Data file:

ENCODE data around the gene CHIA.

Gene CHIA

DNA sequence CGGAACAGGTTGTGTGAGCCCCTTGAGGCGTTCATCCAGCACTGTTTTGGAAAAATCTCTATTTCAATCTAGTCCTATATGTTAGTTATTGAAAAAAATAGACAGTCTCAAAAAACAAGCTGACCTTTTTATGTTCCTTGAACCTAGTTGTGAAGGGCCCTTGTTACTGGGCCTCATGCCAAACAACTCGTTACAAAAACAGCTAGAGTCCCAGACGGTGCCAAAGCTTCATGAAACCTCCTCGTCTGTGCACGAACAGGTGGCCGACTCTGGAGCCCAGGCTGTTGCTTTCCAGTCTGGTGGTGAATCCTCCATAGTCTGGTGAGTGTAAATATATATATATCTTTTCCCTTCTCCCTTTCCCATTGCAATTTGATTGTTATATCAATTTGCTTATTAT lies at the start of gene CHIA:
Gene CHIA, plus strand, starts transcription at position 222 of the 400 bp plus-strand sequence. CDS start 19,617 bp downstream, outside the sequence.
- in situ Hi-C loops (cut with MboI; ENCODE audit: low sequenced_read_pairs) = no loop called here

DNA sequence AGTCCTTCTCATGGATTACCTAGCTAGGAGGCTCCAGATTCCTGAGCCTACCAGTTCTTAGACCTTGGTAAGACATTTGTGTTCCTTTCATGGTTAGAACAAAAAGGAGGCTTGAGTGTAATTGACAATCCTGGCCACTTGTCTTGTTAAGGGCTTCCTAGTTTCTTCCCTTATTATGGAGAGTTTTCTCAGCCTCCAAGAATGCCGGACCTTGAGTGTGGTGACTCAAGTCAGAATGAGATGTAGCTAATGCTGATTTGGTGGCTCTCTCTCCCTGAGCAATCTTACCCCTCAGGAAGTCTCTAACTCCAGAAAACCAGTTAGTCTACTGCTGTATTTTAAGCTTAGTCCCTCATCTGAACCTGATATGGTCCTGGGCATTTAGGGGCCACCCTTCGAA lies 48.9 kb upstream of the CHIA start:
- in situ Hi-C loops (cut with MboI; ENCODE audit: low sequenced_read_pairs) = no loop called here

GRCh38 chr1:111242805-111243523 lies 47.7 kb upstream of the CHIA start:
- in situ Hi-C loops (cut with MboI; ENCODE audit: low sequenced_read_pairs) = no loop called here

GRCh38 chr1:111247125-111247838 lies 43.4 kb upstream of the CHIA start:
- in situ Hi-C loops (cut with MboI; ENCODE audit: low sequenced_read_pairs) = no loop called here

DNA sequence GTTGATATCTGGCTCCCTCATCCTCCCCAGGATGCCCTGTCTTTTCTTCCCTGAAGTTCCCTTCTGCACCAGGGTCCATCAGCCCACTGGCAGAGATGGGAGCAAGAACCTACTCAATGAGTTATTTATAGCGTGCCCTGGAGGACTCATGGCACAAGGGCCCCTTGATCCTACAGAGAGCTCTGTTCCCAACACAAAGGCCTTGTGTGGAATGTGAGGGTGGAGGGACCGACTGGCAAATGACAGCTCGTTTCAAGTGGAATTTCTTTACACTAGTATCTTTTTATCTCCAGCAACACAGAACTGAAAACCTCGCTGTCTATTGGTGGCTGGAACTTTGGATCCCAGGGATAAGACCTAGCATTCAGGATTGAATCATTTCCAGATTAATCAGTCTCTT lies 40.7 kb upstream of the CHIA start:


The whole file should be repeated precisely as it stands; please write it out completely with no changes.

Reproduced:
ENCODE data around the gene CHIA.

Gene CHIA

DNA sequence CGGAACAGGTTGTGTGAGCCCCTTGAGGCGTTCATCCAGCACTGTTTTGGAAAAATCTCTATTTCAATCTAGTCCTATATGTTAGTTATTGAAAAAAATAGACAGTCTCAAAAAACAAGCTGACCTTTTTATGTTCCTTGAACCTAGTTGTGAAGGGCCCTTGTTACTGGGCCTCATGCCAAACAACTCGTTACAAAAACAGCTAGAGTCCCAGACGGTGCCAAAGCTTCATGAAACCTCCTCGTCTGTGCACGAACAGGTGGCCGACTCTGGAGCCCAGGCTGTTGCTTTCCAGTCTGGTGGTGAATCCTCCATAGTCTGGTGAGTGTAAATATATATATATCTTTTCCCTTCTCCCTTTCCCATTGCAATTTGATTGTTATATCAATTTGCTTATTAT lies at the start of gene CHIA:
Gene CHIA, plus strand, starts transcription at position 222 of the 400 bp plus-strand sequence. CDS start 19,617 bp downstream, outside the sequence.
- in situ Hi-C loops (cut with MboI; ENCODE audit: low sequenced_read_pairs) = no loop called here

DNA sequence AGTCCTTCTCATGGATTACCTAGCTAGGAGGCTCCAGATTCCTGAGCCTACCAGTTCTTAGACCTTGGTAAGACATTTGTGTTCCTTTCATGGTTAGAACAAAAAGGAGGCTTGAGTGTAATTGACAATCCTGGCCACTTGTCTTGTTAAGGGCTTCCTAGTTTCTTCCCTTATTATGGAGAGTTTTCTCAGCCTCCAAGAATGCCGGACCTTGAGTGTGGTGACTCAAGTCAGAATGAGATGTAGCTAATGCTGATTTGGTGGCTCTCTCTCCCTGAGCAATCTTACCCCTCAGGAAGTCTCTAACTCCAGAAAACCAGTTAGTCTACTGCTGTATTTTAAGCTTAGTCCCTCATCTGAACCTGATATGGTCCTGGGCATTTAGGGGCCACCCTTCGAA lies 48.9 kb upstream of the CHIA start:
- in situ Hi-C loops (cut with MboI; ENCODE audit: low sequenced_read_pairs) = no loop called here

GRCh38 chr1:111242805-111243523 lies 47.7 kb upstream of the CHIA start:
- in situ Hi-C loops (cut with MboI; ENCODE audit: low sequenced_read_pairs) = no loop called here

GRCh38 chr1:111247125-111247838 lies 43.4 kb upstream of the CHIA start:
- in situ Hi-C loops (cut with MboI; ENCODE audit: low sequenced_read_pairs) = no loop called here

DNA sequence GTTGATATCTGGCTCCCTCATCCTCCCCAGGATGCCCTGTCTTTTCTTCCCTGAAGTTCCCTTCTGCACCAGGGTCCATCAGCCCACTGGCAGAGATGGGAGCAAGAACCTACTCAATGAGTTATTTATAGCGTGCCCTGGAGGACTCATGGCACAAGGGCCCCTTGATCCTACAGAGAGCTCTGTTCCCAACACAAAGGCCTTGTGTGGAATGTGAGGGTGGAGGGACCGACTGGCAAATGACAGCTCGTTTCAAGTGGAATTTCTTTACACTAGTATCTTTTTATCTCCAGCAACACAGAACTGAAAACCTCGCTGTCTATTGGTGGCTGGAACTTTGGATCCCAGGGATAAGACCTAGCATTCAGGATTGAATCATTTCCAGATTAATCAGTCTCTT lies 40.7 kb upstream of the CHIA start: